This is facilitated by the distributed leadership we have in the CCR. The Regional Cabinet comprises the political leaders of our 10 constituent local authorities; they have accountability and responsibility for policy decisions. But they are assisted by our private sector-led Economic Growth Partnership, who assess all investment proposals and advise the Regional Cabinet.

No single priority

There is no single priority that is more important for government and business to work towards in order to level up regional economies, because they are all complementary. If you wanted to promote medtech, for example, you would have to look at skills, digital and physical connectivity, R&D, energy security, strategic premises and so on, because all are necessary to developing a resilient medtech cluster.

The same is true of clusters and ecosystems in other sectors. Ultimately they overlap and complement each other, and it is a mistake to separate them out into silos and think one is more important than another. That being said, Covid-19 has proved the critical importance of good digital connectivity, and in the immediate term 5G and digital infrastructure is a priority.

Something we are pursuing in CCR is the use of Challenge Funds to stimulate both more innovative public services and local economic markets. There are plenty of future challenges that we need to face – an ageing population, clean growth, mobility, AI – that require the input of innovative companies which all too often fall by the wayside because of their inability to access public procurement.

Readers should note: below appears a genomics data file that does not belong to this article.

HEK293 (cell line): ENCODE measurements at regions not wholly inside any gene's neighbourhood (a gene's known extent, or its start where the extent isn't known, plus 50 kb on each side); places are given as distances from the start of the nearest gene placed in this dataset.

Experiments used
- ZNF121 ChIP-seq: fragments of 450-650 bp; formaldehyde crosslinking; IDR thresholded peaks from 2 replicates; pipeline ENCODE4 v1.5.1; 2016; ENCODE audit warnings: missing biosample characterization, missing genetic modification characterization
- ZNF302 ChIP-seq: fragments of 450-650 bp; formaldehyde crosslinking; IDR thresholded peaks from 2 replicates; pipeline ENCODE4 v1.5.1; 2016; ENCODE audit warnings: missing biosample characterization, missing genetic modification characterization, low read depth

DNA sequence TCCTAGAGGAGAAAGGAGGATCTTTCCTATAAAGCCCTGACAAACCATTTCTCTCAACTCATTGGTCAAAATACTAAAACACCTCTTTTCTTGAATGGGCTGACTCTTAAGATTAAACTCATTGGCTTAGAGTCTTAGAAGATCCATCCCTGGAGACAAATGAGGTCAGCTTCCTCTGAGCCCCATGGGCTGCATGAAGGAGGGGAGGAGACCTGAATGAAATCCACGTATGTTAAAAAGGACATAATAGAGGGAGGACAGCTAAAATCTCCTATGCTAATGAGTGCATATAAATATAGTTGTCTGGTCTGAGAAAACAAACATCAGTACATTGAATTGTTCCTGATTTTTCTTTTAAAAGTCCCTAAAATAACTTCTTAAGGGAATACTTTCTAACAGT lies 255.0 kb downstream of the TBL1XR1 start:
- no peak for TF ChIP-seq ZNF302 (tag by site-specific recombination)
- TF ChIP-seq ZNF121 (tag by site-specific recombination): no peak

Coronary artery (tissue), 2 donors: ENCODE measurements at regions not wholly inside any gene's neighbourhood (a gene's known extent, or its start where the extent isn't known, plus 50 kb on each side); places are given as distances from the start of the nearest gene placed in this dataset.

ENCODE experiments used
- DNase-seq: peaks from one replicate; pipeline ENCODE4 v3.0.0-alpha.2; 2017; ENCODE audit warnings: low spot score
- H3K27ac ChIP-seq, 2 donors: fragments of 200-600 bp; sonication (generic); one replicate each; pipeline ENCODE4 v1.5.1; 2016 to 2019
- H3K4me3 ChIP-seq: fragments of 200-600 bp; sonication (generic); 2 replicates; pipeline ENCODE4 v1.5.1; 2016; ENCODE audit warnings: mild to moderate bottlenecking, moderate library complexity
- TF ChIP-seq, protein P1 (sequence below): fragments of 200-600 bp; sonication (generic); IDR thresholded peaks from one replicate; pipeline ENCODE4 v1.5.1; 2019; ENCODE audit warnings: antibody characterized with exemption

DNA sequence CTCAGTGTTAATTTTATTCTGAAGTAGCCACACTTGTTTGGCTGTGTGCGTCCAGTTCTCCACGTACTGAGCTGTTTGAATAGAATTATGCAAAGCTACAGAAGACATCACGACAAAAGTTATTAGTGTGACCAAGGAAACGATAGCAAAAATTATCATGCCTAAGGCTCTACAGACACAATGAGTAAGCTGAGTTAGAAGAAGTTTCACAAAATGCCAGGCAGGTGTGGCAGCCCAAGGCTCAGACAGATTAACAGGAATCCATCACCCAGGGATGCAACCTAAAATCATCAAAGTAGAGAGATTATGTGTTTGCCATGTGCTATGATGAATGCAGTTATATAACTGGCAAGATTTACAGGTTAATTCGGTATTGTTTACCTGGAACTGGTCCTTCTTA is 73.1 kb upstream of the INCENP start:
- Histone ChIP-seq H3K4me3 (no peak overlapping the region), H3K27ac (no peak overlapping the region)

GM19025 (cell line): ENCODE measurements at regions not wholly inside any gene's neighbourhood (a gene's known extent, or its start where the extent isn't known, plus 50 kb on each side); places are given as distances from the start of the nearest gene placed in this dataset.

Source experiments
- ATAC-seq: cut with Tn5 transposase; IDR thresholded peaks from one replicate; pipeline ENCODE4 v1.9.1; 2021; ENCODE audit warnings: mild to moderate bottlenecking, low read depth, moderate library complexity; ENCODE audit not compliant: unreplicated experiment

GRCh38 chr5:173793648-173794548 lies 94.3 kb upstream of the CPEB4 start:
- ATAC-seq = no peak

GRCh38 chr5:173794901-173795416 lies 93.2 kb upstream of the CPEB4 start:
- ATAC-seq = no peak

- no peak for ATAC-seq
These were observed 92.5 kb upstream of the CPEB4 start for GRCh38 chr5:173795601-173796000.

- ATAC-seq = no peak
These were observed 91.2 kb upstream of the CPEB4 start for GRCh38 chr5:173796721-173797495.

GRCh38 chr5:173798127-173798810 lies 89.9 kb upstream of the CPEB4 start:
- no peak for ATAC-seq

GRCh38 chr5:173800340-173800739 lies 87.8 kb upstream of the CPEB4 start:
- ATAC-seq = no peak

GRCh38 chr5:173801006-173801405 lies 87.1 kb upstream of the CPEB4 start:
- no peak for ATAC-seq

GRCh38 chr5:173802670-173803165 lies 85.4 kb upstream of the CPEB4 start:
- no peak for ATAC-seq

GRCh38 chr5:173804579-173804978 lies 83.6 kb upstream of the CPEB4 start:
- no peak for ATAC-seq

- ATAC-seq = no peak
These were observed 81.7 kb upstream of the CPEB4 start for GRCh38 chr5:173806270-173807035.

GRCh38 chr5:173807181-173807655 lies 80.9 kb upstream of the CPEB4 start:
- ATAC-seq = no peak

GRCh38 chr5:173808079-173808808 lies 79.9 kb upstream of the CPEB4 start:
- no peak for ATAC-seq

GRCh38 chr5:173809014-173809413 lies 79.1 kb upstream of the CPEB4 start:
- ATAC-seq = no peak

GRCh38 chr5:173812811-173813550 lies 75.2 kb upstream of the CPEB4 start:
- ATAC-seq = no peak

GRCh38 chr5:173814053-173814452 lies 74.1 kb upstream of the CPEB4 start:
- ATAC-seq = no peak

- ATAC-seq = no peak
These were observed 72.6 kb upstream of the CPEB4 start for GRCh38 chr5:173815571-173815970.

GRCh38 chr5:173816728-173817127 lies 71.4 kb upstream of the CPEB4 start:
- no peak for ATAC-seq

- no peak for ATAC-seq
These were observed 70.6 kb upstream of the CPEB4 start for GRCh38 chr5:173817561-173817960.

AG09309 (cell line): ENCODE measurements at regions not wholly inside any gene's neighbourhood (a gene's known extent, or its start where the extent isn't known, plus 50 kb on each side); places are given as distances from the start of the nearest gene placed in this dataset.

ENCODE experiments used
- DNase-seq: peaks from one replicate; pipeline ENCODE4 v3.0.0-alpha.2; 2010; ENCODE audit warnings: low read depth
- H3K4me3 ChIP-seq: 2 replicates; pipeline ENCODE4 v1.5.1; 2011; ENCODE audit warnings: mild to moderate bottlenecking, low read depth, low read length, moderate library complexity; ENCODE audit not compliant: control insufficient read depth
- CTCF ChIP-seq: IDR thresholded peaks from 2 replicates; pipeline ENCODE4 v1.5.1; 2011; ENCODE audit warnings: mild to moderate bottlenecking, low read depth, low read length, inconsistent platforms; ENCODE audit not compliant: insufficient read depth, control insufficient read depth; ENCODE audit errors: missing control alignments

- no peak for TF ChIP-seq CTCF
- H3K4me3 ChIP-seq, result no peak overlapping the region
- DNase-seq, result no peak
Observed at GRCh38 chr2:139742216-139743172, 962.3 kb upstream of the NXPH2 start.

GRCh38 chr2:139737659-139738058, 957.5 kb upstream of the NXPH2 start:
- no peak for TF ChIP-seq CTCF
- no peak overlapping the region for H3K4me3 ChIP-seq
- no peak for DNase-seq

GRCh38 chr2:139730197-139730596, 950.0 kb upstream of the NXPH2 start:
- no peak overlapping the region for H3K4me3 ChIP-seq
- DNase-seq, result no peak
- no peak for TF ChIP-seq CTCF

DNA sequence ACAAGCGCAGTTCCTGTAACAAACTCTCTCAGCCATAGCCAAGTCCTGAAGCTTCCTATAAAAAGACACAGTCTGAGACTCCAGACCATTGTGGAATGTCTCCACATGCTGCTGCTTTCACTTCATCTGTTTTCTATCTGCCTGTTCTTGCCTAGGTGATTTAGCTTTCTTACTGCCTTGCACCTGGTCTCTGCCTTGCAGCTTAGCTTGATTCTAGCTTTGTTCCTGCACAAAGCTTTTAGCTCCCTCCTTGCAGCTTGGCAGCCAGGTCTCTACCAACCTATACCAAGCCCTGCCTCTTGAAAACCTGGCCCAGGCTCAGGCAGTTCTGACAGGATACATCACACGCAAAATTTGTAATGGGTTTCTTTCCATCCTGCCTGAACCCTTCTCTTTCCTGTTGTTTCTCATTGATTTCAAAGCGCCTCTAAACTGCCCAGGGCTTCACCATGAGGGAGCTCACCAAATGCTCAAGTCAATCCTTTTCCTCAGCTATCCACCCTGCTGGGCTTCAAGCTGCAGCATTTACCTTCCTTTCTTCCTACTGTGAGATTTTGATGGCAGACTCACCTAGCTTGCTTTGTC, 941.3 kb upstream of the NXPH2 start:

FE colleges can better provide the skills business need if they are given three-year rolling commissions, which would give them greater certainty and allow them the confidence to develop new courses. As for universities, regional funds and joint investment programmes could help them invest in new courses, as with Cardiff University’s National Software Academy established with help from Welsh Government, and Cardiff Metropolitan’s new School of Technologies providing degrees in software engineering, coding and digital analytics.

Strengthening public support

The CCR model of a Regional Cabinet assisted by a private sector led Economic Growth Partnership combines democratic legitimacy and accountability with expert advice and insight. That sort of public-private collaboration will play a big part in the recovery.

Regional bodies such as CCR should be free to carve out their own paths without initiatives being imposed from outside. At the same time, regional disparities and inequalities will widen further unless there is some consistency in regional investment frameworks. There is also a need to make sure our public officials are of the calibre to face the challenges of the 2020s and beyond.

Finally, we need to move away from over-reliance on traditional economic metrics such as productivity to embrace other economic, social, and environmental measurements including wellbeing and wellness. In the CCR and the UK generally, the recovery cannot be about prosperity only, it must be about shared prosperity.

The economic shock of Covid-19 has been severe; the recovery is uncertain. We must use all the devices and ingenuity we have to make sure it is not just swift, but lasting and sustainable. This will require collaboration by all stakeholders, including government at all levels, academia, social enterprise and business.